Thank you for reading the HR Advisor Newsletter! This month, we’re excited to introduce a new format to the newsletter that will enable us to feature more content and make it easier for you to find the information that’s most relevant and valuable to you. Please take a look!
How to Make Meetings with Remote Employees Effective
Even with video conferencing and messaging apps, fully involving remote employees in team and company meetings remains a challenge. There may be no replacing the experience of being physically in the room, but you can take steps to make these meetings more productive and inclusive.
Stay interviews ask employees to assess what they like and dislike about working for their organization. But if employees fear reprisal, they may be hesitant to speak candidly. For stay interviews to be effective, employees need to know they can trust the interviewer specifically and their employer generally. And they need to know that their employer will listen to them and strive to make improvements based on what they learn.
DOL Proposes New Minimum Salary for Exempt White Collar Employees
The proposed rule requires that salaried exempt executive, professional, administrative, and computer employees must be paid at least $679 per week on a salary basis, an increase from the current minimum of $455 per week. The rule allows for non-discretionary bonuses and incentive payments to account for up to 10% of the minimum, so long as they are paid out on at least an annual basis; currently commissions and bonuses cannot be counted toward the minimum.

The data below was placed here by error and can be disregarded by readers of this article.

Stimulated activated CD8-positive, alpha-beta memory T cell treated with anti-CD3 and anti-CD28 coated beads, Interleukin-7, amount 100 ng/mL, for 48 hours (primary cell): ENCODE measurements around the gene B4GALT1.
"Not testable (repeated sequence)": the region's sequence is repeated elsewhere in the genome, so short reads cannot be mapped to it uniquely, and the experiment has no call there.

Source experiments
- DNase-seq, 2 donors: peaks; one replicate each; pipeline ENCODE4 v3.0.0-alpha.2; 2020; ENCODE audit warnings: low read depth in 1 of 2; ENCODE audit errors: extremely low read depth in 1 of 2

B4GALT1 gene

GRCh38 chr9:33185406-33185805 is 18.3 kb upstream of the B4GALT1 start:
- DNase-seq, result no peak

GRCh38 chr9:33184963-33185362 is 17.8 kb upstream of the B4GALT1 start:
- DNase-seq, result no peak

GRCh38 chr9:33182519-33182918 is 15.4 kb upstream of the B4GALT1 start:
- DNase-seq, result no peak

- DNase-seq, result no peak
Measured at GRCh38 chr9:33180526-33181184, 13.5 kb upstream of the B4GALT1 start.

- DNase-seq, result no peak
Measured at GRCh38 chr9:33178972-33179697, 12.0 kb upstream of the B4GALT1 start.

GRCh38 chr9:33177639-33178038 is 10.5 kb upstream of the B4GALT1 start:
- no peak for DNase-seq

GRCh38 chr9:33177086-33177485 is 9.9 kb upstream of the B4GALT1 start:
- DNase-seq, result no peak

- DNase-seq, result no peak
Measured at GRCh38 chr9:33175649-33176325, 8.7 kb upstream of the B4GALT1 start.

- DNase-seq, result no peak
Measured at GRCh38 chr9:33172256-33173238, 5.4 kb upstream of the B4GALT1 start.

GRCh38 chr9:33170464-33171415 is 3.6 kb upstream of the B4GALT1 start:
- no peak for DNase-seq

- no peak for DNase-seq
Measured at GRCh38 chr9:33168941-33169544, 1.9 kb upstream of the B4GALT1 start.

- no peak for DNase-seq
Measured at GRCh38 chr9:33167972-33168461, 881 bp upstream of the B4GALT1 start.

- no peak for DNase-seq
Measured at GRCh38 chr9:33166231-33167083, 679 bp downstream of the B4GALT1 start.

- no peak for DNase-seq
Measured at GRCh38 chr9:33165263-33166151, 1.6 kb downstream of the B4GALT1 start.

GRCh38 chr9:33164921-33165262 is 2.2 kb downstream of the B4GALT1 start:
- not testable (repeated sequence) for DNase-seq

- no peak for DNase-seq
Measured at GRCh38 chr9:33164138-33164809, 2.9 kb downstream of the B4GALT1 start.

The anticipated effective date of this rule is January 2020.
The Department of Labor intends to update these minimums every four years based on increases to the Consumer Price Index. These increases will not be automatic, but will likely be done through notice and comment rule-making, just as they are doing with this proposed rule.
Only hours actually worked count toward overtime when determining if employees are owed time and a half for hours over 40 in a workweek. For instance, if Monday was a paid holiday observed by the company—meaning no one worked and everyone got paid—a non-exempt employee could still work a full 40 hours in that workweek without being in overtime territory (barring any daily overtime that might be applicable). In the case of a paid 8-hour holiday and 40 hours of work, the employee would receive 48 hours of straight time; the breakdown of holiday pay and regular pay should be reflected on their paystub to avoid confusion and fend off future wage claims. The same applies to vacation time, sick time, and other non-working leaves—the overtime premium only applies if more than 40 hours of actual work are done.
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